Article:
“Hi, we’re an aging mainline denomination with delusions of grandeur. We think we have greater spiritual authority and powers than we do. We want to serve God and help others do the same. Do you know a good therapist?”

Imagine asking that question instead of trying to figure out how we implement the trust clause and keeping the mission statement we’ve got?

I vote, “more God, less us”.  How about that for a mission statement?

Richard Lowell Bryant

Increase Our Faith (and other stories from the Road) Luke 17


It is the second stage of Jesus’ final journey to Jerusalem. Jesus tells the disciples of an easily ignored idea in scripture: forgiveness is endless, and causing someone else to sin is about as bad as it gets. Forgive those who’ve wronged you and repented into a seven-time seven multiple of infinite forgiveness; that’s a mind-blowing proposition. Consider the implications; we are to forgive others as God forgives us. (Lord’s Prayer, anyone?)

How can one not cause others to sin if we’ve decided (contrary to Jesus’ teaching) that grace and forgiveness will end with us? How is “sin” not the inevitable next step if you’re going to play God (at the micro-level) and decide whose repentance is worthy of acceptance? Causing others to sin is part and parcel of living in a world where we ration forgiveness and carry grudges from now until the time we die. Jesus’ point seems to be this: if you want a sin strategy, we need a forgiveness plan. Forgiveness takes on many names, “repair, restoration, healing,” and so on. However, you can’t spell forgiveness without love. I know there’s no “l.” I dare you though, to do it any other way.

Out of this critical conversation, the disciples pose a question only the disciples of Jesus Christ could ask, “Increase our faith!” It’s not even a question; it’s an imperative demand like a child having a tantrum. (The Greek is downright ugly.) You want Jesus to increase your faith? Does Jesus utter a secret “faith” phrase? How does one “increase” an abstract quality unique to any given individual? Have you thought this through?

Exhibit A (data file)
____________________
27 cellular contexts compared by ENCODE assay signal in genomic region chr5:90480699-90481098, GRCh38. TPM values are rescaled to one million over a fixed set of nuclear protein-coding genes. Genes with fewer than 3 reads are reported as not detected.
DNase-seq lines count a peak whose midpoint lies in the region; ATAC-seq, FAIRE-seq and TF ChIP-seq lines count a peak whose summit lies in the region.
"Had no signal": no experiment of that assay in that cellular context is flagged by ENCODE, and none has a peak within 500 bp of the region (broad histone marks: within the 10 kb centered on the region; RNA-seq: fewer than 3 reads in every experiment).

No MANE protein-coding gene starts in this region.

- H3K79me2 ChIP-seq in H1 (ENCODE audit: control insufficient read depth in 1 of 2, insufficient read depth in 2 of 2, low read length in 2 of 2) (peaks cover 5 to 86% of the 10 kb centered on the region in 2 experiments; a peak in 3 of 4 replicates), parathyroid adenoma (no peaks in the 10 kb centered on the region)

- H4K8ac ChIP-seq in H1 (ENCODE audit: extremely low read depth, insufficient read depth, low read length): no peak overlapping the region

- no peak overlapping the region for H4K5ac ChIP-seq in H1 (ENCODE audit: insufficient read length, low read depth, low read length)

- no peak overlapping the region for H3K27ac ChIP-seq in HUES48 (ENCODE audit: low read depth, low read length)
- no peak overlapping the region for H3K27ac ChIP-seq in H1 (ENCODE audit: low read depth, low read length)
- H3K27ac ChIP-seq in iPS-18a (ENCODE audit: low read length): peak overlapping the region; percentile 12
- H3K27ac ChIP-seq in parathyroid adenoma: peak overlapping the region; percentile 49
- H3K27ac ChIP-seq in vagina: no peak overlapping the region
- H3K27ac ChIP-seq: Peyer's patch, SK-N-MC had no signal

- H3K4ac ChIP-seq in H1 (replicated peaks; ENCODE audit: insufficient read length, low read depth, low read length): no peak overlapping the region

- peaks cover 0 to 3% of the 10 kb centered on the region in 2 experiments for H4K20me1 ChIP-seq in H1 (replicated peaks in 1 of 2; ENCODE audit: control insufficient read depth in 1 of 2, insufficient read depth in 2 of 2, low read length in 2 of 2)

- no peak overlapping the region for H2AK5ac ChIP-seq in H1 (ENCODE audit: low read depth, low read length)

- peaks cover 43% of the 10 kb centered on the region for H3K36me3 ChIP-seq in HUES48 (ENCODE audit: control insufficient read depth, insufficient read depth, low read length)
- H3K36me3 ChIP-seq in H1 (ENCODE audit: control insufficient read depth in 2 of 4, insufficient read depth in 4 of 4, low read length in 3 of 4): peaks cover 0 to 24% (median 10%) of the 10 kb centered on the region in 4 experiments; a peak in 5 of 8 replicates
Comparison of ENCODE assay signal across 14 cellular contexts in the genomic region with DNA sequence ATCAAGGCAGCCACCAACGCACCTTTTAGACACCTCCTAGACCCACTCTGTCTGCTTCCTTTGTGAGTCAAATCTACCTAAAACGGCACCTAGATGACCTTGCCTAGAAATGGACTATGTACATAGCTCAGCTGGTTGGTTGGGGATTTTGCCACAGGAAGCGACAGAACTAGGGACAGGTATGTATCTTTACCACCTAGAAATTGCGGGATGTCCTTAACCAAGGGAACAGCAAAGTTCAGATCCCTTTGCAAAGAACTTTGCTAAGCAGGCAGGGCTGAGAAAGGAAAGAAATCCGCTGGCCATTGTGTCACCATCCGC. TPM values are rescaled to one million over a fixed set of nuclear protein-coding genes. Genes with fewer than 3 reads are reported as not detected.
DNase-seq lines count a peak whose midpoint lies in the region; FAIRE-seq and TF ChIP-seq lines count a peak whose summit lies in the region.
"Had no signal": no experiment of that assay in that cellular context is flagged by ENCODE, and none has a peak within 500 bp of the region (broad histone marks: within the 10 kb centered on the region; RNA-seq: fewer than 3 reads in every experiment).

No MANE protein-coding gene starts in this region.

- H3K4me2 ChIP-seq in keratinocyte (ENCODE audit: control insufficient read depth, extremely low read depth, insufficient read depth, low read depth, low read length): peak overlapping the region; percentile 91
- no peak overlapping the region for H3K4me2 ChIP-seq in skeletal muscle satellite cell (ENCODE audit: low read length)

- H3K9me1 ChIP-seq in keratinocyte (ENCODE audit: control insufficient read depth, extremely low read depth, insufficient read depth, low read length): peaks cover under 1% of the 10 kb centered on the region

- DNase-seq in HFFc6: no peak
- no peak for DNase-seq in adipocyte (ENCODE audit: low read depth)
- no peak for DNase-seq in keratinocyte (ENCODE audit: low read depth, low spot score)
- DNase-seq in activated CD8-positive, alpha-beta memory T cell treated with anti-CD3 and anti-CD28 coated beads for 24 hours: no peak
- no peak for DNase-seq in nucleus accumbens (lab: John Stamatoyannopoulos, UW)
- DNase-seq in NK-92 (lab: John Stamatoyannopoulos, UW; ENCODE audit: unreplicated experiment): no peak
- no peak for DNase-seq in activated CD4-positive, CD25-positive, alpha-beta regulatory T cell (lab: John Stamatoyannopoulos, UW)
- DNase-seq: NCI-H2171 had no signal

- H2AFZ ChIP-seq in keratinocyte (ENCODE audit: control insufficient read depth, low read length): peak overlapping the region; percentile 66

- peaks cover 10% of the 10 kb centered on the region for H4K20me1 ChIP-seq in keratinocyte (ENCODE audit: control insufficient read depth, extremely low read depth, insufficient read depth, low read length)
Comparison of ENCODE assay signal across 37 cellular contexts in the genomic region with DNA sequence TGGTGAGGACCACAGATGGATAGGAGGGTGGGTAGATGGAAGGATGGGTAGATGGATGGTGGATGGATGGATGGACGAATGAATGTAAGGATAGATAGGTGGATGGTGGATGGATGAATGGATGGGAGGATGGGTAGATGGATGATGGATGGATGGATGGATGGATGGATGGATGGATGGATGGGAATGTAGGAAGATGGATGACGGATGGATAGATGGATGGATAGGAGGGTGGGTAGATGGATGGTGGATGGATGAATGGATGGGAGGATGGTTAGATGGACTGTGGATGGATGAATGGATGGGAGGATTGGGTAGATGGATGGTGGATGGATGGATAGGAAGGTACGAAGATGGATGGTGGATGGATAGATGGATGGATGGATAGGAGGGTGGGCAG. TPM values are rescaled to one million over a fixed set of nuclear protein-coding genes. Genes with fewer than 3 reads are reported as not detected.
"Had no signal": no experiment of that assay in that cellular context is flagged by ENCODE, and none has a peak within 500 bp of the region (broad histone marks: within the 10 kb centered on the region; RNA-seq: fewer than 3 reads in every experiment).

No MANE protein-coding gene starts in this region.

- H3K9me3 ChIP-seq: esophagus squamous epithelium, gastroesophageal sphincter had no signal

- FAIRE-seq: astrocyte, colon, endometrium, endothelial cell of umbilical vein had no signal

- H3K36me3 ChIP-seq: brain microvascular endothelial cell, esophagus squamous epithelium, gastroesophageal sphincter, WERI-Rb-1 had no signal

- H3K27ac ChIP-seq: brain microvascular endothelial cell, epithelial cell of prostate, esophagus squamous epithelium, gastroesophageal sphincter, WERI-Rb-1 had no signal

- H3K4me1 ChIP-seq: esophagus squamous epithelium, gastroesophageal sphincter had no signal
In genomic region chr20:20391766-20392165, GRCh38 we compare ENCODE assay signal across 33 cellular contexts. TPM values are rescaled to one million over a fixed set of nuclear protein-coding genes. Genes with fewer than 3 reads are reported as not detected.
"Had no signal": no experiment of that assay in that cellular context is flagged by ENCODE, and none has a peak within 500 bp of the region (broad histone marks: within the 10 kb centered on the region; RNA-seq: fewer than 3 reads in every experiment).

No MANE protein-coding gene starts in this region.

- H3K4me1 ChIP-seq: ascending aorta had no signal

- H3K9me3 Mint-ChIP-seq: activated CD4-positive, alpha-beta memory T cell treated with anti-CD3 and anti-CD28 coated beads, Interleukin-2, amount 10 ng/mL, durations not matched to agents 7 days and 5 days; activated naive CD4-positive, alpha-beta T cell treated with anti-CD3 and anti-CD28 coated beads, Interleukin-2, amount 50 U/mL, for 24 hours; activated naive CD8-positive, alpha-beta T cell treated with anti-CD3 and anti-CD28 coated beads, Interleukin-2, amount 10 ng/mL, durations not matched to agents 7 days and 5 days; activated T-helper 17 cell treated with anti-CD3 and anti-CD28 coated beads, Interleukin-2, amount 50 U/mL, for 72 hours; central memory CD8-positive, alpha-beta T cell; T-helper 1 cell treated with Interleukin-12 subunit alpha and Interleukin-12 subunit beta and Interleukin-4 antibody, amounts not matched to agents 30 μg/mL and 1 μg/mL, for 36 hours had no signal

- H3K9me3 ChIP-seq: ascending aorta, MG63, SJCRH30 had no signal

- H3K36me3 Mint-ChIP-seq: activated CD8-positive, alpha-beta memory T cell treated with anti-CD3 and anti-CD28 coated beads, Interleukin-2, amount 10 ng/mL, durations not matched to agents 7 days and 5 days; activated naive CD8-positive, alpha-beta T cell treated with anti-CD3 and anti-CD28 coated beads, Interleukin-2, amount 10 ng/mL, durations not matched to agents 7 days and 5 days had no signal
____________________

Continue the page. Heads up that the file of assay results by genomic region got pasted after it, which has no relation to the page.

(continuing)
Faith comes by lived experience with the resurrected Christ, not by someone waving a magic wand and turning us into more faithful Christians. Would that kind of Christianity even be fun?  (Remind me again how faith grew on the road to Emmaus? Was it by scripture study and breaking bread? Did Jesus push the secret faith button to make them believe?)

Faith is intensely personal. However, if our faith only grows from external sources, how committed are we? Once the music fads change, we lose the wristbands, and the fashionable Christian t-shirts no longer fit; where is our faith? Maybe we weren’t that faithful in the first place. We might have been religious. Were we faithful?

Our faith grows, over time. We don’t make imperative tantrums to demand Jesus give us our way. Instead, faith is lived and practiced every day in a relationship with Jesus. Faith is a together proposition. It always has been.

Faith needs forgiveness. Faithful people forgive people. If we want more faith, be more forgiving. Oh, but that’s hard. It involves loving our enemies, being uncomfortable, and living by the Beatitudes. As we see in Luke 17, we’d prefer to tell Jesus what we demand, stomp our feet, and wait on him to say the magic words. Let me know how that goes.

Richard Lowell Bryant